NatGeo Renews \'Wicked Tuna\' As Season Five Closes

GLOUCESTER — As the fifth season of the hit National Geographic Channel series “Wicked Tuna” comes to a climax Monday, May 16, with the finale, NatGeo announced that the show will continue with a sixth season.

The Gloucester-based reality television series, which has fans all over the world, will begin filming this summer for another season of tension on the high seas as the captains compete to bring in the most lucrative hauls of the gigantic bluefin tuna.

This has been the most competitive season yet with four of the five boats in close contention to make the win with a “monstah” catch, and the fish are biting in the final episode as they fish within sight of each other.

This season the captains have encountered everything from record-breaking catches to a series’ first with a quadruple hook-up, when four of the fishing vessels hooked a massive bluefin at the same time.

After a poor showing his first two seasons in the show, Capt. T.J. Ott of the Hot Tuna has the lead.

Popular Gloucester captains Paul Hebert of the Wicked Pissah and Dave Carraro of the, have been strong contenders. Despite some rocky moments, Hebert went from being this season’s underdog to a true contender. After years of serving as crew, Hebert finally owns his own boat. Last season’s champion, Hard Merchandise Capt. Dave Marciano of Beverly, is close behind. 

Rounding out the vessels is Capt. Tyler McLaughlin aboard the Pinwheel, who has faced many setbacks, from broken gear to a near-mutiny, and he remains behind the rest of the fleet.

The NatGeo series has followed the group of fishermen from Gloucester, the nation’s oldest seaport, as they hunt for bluefin tuna. One mammoth fish can bring in as much as $20,000. But the fishermen also face a limited fishing season, expenses and unexpected setbacks.

In a phone interview from Key West, Florida, this week, Ott, who is in his third season, said he has become more comfortable with the filming.

“The first year I was much more a deer in the headlights,” he said. “When you get used to it and drop your inhibitions, I think that’s when they get the best content and people get to know you a bit better.”

Although Ott said he is not “indigenous” to Gloucester, this is the place he loves. He seems to dwell on islands whether it was Broad Channel in Queens where he grew up, or Gloucester on the island of Cape Ann, or Key West. He has spent every summer here since 1989.

“I tell everyone how amazing Gloucester is,” he said. “Since I was a little kid of about 10 or 11, I was a dock rat here, where we kept the old Hot Tuna at the Cape Ann Marina. I would go fishing with whoever would take me. I can rattle probably over 30 boats that would take me.”

Ott, now 36, still fishes every day, whether from Florida’s most southern key or back in New England or somewhere in between.

“Gloucester is hands down one of my favorite places. I have a major connection to the ocean and there is something special about Gloucester Harbor. Every time I return, when I come through the jetty and past Ten Pound Island, it has this really special feeling that other places can’t replicate,” he said.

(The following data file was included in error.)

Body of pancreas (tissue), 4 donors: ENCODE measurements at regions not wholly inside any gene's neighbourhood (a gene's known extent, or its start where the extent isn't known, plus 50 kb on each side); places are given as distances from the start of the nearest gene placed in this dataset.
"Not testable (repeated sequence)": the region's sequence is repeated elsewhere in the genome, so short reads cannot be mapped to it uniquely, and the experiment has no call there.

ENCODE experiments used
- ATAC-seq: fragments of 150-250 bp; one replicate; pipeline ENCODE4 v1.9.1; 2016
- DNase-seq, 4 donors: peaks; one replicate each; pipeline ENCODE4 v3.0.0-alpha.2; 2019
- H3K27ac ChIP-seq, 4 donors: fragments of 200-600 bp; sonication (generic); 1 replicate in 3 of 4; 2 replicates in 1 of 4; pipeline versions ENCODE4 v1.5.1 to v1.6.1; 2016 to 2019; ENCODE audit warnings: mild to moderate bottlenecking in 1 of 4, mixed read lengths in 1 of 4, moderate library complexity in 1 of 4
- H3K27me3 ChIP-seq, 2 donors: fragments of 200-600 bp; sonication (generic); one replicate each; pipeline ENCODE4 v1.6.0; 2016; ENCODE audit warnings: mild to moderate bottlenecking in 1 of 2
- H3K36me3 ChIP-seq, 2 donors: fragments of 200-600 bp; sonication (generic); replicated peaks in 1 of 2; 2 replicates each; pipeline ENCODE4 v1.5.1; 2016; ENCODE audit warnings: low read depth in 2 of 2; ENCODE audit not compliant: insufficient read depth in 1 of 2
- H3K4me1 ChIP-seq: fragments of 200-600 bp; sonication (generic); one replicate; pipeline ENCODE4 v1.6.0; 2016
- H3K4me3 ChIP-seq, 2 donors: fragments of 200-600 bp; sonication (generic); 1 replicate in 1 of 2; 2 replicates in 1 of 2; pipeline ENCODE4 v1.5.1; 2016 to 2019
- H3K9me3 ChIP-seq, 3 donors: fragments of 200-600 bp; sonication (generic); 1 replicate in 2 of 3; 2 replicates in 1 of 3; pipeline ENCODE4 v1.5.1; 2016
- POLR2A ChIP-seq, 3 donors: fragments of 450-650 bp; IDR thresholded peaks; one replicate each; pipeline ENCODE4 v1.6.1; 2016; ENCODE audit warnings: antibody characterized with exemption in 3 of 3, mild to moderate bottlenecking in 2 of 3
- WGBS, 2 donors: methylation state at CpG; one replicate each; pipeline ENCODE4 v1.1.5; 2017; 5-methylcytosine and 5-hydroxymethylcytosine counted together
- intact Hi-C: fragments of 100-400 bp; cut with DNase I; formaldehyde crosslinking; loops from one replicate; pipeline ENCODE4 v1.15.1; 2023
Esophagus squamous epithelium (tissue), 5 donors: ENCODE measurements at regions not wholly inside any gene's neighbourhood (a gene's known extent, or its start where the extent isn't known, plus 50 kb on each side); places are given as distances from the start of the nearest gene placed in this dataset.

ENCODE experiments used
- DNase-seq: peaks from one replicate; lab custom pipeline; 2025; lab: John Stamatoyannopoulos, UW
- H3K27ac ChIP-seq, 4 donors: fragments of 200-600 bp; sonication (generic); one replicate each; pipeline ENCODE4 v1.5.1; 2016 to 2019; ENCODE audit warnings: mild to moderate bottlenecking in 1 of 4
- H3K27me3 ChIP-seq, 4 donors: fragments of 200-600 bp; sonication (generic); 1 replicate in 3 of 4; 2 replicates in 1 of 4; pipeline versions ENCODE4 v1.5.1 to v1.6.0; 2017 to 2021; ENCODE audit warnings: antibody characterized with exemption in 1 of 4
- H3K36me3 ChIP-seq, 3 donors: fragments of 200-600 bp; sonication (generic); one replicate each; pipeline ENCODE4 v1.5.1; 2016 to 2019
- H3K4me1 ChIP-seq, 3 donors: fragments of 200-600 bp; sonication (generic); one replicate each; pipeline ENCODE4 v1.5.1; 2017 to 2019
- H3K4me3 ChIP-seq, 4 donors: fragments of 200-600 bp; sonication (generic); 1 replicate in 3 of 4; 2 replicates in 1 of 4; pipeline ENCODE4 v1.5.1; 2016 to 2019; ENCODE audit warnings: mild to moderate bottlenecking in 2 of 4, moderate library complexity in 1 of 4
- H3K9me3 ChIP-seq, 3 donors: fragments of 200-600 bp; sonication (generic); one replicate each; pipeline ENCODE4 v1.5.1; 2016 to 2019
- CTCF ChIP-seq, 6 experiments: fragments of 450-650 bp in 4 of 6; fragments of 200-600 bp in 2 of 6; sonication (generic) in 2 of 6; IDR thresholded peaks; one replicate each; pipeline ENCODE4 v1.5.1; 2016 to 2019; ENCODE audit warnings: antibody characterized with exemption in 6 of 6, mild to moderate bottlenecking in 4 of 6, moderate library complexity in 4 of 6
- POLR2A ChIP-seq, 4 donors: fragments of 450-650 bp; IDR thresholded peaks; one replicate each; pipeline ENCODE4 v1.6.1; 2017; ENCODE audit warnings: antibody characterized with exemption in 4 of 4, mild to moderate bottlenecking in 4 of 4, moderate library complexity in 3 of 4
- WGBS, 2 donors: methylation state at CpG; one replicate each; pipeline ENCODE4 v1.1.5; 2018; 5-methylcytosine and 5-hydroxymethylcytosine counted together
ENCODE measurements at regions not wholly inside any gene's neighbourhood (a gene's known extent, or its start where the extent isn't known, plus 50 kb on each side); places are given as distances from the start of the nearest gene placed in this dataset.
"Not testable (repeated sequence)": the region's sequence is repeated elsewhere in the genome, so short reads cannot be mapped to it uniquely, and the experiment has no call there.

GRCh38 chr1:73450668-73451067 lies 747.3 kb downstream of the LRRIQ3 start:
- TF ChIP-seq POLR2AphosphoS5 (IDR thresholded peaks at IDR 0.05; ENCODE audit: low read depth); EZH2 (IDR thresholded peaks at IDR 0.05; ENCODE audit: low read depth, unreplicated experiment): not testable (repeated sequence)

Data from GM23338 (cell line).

Like the other captains who have been on board from the start, Ott is spotted by fans wherever he goes.

“I can’t walk down the streets of Key West without getting stopped about 25 times a day. It’s way more than I ever imagined in a million years. Or I sit in my hammock at night and people walk by, and they come back and look at me, and say something like ‘big tuna’ or ‘hey are you that guy from the tuna show?’ Key West is a huge fishing destination and I’m not exactly inconspicuous,” said a corpulent Ott who sports a bushy beard and untamed hair.

He too has a global fan base. A friend of his who travels to Bali to purchase goods for a gift shop asked him to sign some T-shirts for children in Bali who did not believe she knew Ott even when she showed them photographs.

“If that doesn’t speak to the popularity of ‘Wicked Tuna’ that children in Bali are enamored with it. Or I could be in an airport in Philadelphia and people will stop me,” he said. “It’s pretty amazing that a show about catching tuna fish from a little place like Gloucester has so many people drawn into it around the world. It’s really pretty special and we are fortunate to be a part of it.”

After the final episode of Season 5, there will be a post-finale show, “Reel Talk Live,” hosted by Mike Catherwood (”Loveline”) that will air at 10 p.m., when the cast will answer questions from a live audience and reveal behind-the-scenes drama.

Gail McCarthy can be reached at 978-675-2706, or at

If you watch

What: “The Final Fishdown,” the season finale of the hit National Geographic Channel series “Wicked Tuna.”

When: Monday, May 16, at 9 p.m.

Synopsis: With one week left, who will earn the title of Gloucester’s top-earning fisherman? Four boats are one catch away from the lead. 

Live with the crews: After the finale, at 10 p.m., Mike Catherwood hosts the Reel Talk Live Post-Finale Show when the cast answers fan questions and reveals behind-the-scenes details. For more information, and follow on Facebook, Twitter (@NGC_PR and @wickedtuna) and Instagram (@natgeochannel). Fans can participate in Reel Talk Live by submitting questions for the captains and mates on Facebook ( or on Twitter ( using the hashtag #ReelTalkLive.

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